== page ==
October 17, 2000
by Jay Sharpe
Sometimes the road to the top takes some twists and turns that no one could predict. In 1989, Will Kimbrough left Mobile in a cloud of dust and headed for Nashville. His band Will and the Bushmen had just been signed to the hot new label SBK, and it seemed as though the hometown boy was finally off to make it big. And for awhile he did. The album spawned a few popular songs and at least one video that received rotation back when MTV used to play music. But soon SBK seemed to be headed in a new direction with acts such as Wilson-Phillips and Vanilla Ice. It had been a long nice ride in the corporate rock Cadillac, but when it ran out of gas Will found himself back where he started from -- almost. The band continued to play and even put out another album on an independent label. Unfortunately, this second album was not as successful as the first, and the band soon went their separate ways.
After a short stint with the band, The Bis-quits, Will found him self looking for another band and a new direction. "After being in a band from the time I was 12 until I was thirty, I found out about the other side with Todd Snider." The other side was playing guitar for other artists. And the other side seemed to like Will. Over the next few years Will played with Todd Snider, Mathew Ryan, Josh Rouse, Kim Richey, and another performer with ties to Mobile -- Allison Moorer.
Over time, his reputation as a guitarist began to outstrip that of his singing and songwriting. He became quite popular as a sideman and he toured extensively. But all the while, Will was stock piling the songs that would become his solo album, This.
I spoke to Will over the phone after heíd returned home from taking his daughter to school and before he had to take his cat to the vet to be put to sleep. It says something about the person Will is, and has always been, that he took time out to call on such a bittersweet morning. A little down but excited to be talking about his album, he said that the reaction in Nashville had been one of surprise. "People want to know where the guitar stuff is. Iíd rather have horns and melodic songs. I like Jimi Hendrix, but if you try to be Hendrix you are gonna be a jackass."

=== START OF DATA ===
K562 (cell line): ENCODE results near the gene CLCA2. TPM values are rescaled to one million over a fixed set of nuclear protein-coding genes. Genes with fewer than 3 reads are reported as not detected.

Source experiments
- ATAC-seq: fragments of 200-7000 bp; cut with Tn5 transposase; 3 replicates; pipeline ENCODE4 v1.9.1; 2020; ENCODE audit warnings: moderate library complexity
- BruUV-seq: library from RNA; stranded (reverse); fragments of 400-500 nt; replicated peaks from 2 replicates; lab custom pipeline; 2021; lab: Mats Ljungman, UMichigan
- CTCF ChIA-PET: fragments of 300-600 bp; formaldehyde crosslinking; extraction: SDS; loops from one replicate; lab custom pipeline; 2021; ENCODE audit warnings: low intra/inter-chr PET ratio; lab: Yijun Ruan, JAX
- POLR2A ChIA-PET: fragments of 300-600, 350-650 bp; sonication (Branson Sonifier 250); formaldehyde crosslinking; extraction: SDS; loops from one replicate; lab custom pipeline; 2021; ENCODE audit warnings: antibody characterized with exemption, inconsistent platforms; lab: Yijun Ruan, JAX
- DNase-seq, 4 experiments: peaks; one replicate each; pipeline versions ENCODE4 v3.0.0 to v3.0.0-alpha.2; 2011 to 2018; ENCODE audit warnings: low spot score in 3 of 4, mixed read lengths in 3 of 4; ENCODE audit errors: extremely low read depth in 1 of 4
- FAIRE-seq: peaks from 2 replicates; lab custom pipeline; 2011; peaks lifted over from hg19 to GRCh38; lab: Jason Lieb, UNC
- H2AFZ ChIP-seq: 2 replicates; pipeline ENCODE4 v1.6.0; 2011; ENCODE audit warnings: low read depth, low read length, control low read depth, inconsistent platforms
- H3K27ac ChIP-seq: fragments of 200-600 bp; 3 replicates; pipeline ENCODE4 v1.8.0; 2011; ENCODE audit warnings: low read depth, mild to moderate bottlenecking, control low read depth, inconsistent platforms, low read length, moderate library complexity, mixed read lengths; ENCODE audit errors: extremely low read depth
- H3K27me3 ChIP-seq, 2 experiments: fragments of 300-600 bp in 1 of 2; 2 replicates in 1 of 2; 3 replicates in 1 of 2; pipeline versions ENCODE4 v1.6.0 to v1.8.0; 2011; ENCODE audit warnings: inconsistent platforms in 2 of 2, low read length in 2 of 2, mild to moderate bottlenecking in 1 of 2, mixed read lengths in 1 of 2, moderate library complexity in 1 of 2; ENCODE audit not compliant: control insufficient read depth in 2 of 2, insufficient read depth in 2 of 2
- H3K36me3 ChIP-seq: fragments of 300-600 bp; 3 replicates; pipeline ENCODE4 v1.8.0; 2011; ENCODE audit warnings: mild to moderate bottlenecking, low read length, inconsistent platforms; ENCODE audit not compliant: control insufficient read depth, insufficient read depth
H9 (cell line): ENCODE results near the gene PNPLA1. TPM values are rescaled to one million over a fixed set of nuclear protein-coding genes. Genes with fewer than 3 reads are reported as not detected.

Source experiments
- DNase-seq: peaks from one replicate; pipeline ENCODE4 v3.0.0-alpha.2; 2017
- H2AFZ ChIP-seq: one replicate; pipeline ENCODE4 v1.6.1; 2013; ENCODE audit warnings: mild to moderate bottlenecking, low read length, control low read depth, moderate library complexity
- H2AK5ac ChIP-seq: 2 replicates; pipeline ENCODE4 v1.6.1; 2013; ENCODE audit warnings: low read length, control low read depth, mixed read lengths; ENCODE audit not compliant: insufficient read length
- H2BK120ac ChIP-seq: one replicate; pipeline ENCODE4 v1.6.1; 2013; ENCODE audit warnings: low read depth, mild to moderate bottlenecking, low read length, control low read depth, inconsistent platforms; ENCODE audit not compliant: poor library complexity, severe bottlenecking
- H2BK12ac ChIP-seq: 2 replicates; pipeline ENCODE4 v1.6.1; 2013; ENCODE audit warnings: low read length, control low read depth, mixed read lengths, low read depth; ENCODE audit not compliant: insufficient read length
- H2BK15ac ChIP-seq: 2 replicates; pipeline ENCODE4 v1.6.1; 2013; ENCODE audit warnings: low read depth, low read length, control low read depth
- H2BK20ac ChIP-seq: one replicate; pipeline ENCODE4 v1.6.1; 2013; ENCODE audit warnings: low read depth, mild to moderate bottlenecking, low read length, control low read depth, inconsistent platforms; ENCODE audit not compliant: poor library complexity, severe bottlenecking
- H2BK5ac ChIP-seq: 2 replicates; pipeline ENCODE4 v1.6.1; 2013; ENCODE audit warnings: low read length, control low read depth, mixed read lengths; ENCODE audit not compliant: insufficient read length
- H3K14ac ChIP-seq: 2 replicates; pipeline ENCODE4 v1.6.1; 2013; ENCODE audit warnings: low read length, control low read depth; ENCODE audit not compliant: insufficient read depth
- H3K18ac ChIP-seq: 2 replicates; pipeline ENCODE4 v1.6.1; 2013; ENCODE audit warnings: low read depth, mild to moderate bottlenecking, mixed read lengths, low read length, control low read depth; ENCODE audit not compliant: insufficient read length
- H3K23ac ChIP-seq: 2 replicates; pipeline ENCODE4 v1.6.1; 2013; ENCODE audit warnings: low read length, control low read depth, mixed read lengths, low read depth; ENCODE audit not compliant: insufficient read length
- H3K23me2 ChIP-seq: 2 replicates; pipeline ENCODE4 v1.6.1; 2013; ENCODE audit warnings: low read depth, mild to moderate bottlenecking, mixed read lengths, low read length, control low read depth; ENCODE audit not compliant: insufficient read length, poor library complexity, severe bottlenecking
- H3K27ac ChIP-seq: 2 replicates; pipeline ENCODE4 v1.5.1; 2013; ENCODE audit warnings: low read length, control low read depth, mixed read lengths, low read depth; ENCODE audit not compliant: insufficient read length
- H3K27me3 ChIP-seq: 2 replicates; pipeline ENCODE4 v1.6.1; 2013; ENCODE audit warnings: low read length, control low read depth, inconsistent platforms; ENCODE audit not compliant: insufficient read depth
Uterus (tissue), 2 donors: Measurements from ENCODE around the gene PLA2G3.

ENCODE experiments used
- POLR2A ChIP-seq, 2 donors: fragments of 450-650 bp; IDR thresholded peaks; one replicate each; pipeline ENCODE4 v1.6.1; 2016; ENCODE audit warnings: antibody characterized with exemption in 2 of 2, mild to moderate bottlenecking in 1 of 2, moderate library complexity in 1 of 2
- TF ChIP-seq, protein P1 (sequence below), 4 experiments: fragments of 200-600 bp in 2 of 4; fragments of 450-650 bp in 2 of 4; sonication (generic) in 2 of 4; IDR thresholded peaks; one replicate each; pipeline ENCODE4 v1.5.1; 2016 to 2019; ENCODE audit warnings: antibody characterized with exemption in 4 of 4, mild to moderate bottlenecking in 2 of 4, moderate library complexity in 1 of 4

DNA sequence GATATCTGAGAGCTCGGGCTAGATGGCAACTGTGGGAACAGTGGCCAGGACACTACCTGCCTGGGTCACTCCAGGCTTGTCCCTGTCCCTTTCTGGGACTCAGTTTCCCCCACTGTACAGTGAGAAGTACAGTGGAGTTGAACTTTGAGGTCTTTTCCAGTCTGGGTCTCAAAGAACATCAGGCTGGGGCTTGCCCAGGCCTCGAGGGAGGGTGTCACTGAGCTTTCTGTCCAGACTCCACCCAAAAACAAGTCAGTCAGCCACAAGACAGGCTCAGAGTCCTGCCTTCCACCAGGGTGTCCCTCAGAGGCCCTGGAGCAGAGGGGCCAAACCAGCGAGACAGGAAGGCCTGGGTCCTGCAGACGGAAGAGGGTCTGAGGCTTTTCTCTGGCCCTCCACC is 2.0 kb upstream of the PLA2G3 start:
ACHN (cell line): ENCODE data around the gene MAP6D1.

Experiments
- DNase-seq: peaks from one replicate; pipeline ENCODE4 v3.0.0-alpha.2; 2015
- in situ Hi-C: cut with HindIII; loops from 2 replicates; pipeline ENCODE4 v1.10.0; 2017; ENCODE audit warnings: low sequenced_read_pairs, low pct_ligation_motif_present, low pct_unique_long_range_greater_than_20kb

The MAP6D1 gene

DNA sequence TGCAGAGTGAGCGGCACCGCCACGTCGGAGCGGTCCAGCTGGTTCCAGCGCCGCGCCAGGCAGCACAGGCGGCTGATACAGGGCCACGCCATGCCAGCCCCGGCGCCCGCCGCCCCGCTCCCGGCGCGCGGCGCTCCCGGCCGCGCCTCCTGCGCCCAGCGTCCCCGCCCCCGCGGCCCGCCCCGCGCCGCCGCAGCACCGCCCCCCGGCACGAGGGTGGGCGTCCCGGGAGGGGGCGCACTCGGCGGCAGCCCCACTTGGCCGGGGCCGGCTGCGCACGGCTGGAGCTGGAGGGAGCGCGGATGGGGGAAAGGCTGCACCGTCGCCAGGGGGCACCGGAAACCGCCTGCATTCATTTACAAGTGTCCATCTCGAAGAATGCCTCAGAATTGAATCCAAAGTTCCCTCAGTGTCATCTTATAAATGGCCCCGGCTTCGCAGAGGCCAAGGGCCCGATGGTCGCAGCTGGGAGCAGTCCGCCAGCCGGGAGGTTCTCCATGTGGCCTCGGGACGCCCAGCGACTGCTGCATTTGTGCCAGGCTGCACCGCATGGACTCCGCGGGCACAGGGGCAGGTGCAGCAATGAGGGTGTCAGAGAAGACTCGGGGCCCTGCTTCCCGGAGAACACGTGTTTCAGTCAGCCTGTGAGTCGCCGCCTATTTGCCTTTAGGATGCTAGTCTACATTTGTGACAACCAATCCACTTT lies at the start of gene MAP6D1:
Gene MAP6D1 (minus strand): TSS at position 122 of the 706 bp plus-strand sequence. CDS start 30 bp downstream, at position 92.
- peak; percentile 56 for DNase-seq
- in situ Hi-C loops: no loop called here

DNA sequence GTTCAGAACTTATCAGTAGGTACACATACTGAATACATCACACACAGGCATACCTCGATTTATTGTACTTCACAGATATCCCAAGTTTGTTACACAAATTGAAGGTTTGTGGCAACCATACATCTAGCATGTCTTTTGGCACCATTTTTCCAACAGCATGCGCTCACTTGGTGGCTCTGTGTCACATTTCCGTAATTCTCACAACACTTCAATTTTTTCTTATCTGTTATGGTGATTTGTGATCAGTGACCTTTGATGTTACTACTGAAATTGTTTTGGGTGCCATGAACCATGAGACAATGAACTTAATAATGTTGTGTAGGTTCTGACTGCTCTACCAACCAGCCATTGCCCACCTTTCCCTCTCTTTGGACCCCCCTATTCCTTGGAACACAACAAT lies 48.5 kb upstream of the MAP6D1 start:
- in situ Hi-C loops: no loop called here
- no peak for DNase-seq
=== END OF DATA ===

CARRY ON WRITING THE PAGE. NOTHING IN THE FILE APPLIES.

Will went on to say how heíd "written fifty songs I held onto." "My attempt was to do a ĎBring the Familyí indie pop record with rootsy edges along the way." And the critics seem to agree that he succeeded admirably.
Nashville may have wanted a guitar rock record but This is reminiscent of the style Kimbrough became known for during his club days in Mobile. The opening tract "Closer to the Ground" which was written in one day and recorded the next, seems to be a tribute to the style of Will and the Bushmen.
After Willís experience with SBK Records he found the smaller world of independents more to his liking. In fact, This was released on Waxy Silver Records, Willís own independent record label. Sales of the album are good, airplay is great, and the company is in the black and looking to sign other artists. "Iím a small fish in a very yuck pond. But Iím on the most radio stations Iíve ever been on." The track that radio stations have seemed to pick up on is Chimayo a song about the afterglow of a summer love and the accompanying longing. Not surprisingly the song is most popular in Santa Fe, not far from the mission that shares its name. He recently had to add a show in the area due to fan requests.
This fall Will will be as busy as ever. He is touring with Allison Moorer to support her new album, The Hardest Part. He will be appearing on the David Letterman show on October 18th and Austin City Limits sometime this fall. In between dates with Moorer, Kimbrough will be playing shows to support his own album. He will be appearing at O'Rourkeís Irish Pub on Dauphin Street November 24th and 25th.
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